By Brad Stark, MS, CFP®, AAMS®, CMFC℠
Founder and Chief Compliance Officer
Over the years I've had the opportunity to play with some of the world's best golfers. This article is a great resource for you if you love golf, and more importantly, if you want effective, practical tools that can improve your game.
Here are some of my playing observations, after playing with: Jon Rahm (former #1 world amateur, 10 PGA victories, future-hall-of-famer in the works), Vijay Singh (former world #1, four majors, 71 victories), Dave Stockton (24 wins, 2 majors), Danny Willet (Masters), Gene Sauers (U.S. Senior Open), Scott Simpson (U.S. Open), Peter Jacobsen (23 wins) Doug Tewell (16 wins), Joe Ozaki (38 global wins) and congratulations this past week to Jared du Toit who picked up a victory down in Mexico in his third year as a pro.
Each one of these players approach the game differently. Rahm over powers the course and bombs it (best ball striker I have ever seen). Vijay is also long and solid all around. Stockton is a rather short hitter but anything within 100 yards is going down in two. Jared fired a 64 last year when we played together right before the LA Open at Riviera and it was a zero effort walk in the park for him (not so much for me). So how do they do it?
Vijay will say that you “throw” the club for speed and distance. Sauer’s promotes shoulder turn. Rahm actually is not a technical guy, he just hits it (that’s what happens when you are young, flexible and built like a NFL tight end).
The one thing that all of these world class players have in common, amazing short games. Even when they are struggling they still seem to score well. And that is the major difference. When I was younger and could hit a long ball, I outdrove Stockton by 30 yards and lost by 15 strokes because my short game was a disaster. He was the most amazing putter and chipper I have ever seen. The pros make mistakes but they don’t compound them. For example, on a par 5, Vijay missed his drive way right in the trees, punched it out, hit an 80 yard pitch pin high and made a 10 footer for birdie. For most players, that would be a double all day long.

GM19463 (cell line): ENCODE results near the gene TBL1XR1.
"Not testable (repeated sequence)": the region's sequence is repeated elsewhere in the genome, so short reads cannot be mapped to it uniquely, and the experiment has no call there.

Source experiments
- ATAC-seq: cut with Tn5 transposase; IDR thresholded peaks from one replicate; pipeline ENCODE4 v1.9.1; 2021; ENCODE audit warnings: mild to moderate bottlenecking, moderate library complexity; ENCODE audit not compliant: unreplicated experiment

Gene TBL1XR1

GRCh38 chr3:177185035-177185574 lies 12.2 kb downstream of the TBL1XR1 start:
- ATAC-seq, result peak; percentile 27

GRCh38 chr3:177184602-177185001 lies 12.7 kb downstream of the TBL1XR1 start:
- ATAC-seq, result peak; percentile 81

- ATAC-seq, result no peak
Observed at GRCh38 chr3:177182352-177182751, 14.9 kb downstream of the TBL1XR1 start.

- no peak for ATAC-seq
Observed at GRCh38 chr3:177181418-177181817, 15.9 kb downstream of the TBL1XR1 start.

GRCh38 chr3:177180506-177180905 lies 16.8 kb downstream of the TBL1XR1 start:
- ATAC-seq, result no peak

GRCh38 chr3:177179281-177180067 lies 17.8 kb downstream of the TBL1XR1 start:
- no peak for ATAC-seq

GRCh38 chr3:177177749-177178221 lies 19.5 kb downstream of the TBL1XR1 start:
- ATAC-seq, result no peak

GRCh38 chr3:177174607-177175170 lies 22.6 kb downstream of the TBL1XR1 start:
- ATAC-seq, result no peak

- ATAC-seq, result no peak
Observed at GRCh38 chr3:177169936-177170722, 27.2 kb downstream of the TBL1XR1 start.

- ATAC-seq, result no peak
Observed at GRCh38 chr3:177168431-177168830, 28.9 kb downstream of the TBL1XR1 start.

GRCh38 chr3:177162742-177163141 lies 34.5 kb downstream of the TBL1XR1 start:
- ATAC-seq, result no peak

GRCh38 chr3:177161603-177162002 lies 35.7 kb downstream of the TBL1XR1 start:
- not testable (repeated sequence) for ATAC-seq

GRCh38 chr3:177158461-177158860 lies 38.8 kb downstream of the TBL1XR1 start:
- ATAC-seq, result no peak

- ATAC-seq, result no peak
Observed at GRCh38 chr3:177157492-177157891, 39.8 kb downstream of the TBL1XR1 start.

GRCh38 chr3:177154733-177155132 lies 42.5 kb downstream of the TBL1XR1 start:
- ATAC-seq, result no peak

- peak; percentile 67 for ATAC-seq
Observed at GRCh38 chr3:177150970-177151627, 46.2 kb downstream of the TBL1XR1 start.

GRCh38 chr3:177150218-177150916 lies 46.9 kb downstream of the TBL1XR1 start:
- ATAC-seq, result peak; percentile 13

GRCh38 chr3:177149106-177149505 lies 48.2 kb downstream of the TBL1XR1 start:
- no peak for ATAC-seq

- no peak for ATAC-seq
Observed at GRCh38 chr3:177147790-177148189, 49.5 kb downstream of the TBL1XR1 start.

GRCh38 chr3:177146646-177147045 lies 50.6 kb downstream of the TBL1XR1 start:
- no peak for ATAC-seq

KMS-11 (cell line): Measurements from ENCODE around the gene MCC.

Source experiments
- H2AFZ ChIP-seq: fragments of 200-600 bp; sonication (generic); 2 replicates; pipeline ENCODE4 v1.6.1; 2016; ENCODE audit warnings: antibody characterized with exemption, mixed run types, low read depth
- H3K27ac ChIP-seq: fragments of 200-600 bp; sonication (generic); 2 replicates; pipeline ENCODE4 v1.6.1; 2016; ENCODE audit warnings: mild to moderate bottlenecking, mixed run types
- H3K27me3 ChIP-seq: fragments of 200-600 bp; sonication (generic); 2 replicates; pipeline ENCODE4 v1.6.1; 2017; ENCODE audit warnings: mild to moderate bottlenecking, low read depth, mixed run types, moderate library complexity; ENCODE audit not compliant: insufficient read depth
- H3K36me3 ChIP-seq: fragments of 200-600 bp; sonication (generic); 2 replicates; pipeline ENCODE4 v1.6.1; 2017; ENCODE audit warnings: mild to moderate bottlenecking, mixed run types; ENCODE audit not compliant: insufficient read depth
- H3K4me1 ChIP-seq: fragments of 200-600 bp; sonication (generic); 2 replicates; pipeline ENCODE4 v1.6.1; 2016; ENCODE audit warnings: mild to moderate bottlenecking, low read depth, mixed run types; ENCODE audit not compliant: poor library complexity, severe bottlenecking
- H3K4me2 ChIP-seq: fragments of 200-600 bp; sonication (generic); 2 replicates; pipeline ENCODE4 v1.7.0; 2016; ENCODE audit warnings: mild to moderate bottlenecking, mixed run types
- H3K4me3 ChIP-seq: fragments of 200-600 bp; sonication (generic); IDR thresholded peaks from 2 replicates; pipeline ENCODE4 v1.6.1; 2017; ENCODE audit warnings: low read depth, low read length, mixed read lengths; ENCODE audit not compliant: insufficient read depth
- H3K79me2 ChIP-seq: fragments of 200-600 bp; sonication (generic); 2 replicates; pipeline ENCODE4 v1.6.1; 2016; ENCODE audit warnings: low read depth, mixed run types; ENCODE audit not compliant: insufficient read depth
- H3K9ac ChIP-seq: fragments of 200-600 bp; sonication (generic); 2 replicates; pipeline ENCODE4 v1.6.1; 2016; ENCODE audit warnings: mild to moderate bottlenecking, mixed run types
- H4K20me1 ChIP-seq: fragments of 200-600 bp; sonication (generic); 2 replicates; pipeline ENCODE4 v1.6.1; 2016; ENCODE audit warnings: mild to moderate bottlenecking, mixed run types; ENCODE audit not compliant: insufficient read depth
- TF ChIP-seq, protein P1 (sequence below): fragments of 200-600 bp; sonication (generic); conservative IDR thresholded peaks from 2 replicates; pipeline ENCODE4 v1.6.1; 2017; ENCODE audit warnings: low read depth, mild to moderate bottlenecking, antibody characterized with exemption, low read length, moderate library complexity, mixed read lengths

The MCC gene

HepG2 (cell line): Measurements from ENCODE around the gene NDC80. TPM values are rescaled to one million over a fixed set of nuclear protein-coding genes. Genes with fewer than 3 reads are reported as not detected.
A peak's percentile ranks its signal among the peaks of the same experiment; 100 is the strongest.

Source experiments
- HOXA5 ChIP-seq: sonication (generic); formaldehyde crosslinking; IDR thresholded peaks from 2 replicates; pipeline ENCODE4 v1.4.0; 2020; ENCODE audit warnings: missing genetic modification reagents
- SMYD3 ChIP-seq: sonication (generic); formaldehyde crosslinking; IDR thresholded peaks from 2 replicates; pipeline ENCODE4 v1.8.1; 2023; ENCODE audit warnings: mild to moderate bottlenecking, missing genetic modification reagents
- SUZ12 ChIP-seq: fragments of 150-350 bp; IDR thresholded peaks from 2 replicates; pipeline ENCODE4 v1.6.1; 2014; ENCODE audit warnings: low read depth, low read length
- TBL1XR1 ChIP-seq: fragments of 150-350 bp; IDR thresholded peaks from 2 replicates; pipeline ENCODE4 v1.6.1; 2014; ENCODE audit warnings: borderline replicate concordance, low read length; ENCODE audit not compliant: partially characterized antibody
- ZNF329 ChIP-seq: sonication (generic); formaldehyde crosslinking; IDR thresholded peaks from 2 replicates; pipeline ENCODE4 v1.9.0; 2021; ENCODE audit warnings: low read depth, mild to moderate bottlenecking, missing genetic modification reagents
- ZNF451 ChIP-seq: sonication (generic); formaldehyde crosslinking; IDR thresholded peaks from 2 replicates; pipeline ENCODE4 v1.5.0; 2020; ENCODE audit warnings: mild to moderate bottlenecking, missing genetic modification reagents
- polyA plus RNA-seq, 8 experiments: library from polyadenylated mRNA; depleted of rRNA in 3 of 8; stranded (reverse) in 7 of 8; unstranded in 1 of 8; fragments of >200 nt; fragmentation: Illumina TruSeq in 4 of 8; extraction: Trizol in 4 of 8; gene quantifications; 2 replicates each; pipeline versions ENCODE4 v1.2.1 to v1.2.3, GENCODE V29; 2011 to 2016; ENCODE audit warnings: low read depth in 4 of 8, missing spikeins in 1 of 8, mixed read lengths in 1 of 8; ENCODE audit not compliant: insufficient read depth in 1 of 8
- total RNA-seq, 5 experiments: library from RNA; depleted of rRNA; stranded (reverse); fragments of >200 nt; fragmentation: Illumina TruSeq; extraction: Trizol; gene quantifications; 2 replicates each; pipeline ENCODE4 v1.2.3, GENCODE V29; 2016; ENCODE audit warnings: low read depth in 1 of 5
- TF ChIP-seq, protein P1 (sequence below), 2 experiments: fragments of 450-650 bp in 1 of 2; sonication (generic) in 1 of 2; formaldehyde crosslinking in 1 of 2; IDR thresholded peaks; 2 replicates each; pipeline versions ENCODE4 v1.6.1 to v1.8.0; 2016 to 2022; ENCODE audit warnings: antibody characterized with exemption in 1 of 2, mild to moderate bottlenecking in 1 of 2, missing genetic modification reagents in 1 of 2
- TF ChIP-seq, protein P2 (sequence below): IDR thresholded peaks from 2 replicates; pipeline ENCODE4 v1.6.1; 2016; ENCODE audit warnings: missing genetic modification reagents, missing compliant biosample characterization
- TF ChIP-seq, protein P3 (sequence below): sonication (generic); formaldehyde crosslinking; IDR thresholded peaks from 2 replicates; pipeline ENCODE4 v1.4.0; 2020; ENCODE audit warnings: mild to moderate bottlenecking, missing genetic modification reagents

For perspective, I took a look at the most current PGA Tour stats for the 50th best player in each category. We think they are perfect players on TV, but they are not. Which further points out how important the short game is. Further below I have put together a few of the best golf tip videos on the short game I have found. Hopefully they can help your game!
Top 50 Player Statistics for Perspective:
- Driving Accuracy 67% (miss the fairway 33% of the time).
- Greens in Regulation 72%.
- Sand Saves 60%.
- Putts per Round 28.5.
- Three Putts only 1 over other round.
- Scrambling Fringe 94%.
- Scrambling Rough 61%.
Very few people are going to drive the ball 300+ years but for the above players, only two did consistently (Rahm and Vijay). Get the ball closer, chip better, use fewer putts and suddenly scoring becomes your friend.
Pro-Tip for Chipping
The ball is really played off your right heel, line up, turn your feet toward the target, the ball will feel like it is behind you but it isn’t.
Pro-Tip for Wedge Fundamentals (if you watch nothing else, watch one of these!)
See the technique, and practice waist to waist shots. For me a 62 degree wedge flies 30 yards, 56 flies 40 yards, 50 flies 50 and so on works fine, see the video on high shots to adjust distance. For example, my stance change turns the 62 degree into either 10 or 20 yards depending on how open I rotate.
- A video can be found by clicking here.
- Working in the sand? Click here.
- Making Slope Adjustments? Click here.
- Trying to hit that High/Soft Shot? Click here.
Pro-Tip for Green Reading (Aim Point System)
Walk the line with your eyes closed, feel the slope and how you naturally fall to one side or another. Stand 3 feet behind the ball on longer putts, close you non-dominate eye, 1 finger = 1% of slope, 2 = 2 degrees, and so forth.
For a double breaking putt, feel the break at the half way point. For short putts, 6 feet and under, stand directly behind your ball when doing the visual measurement.
Find a video of this by clicking here.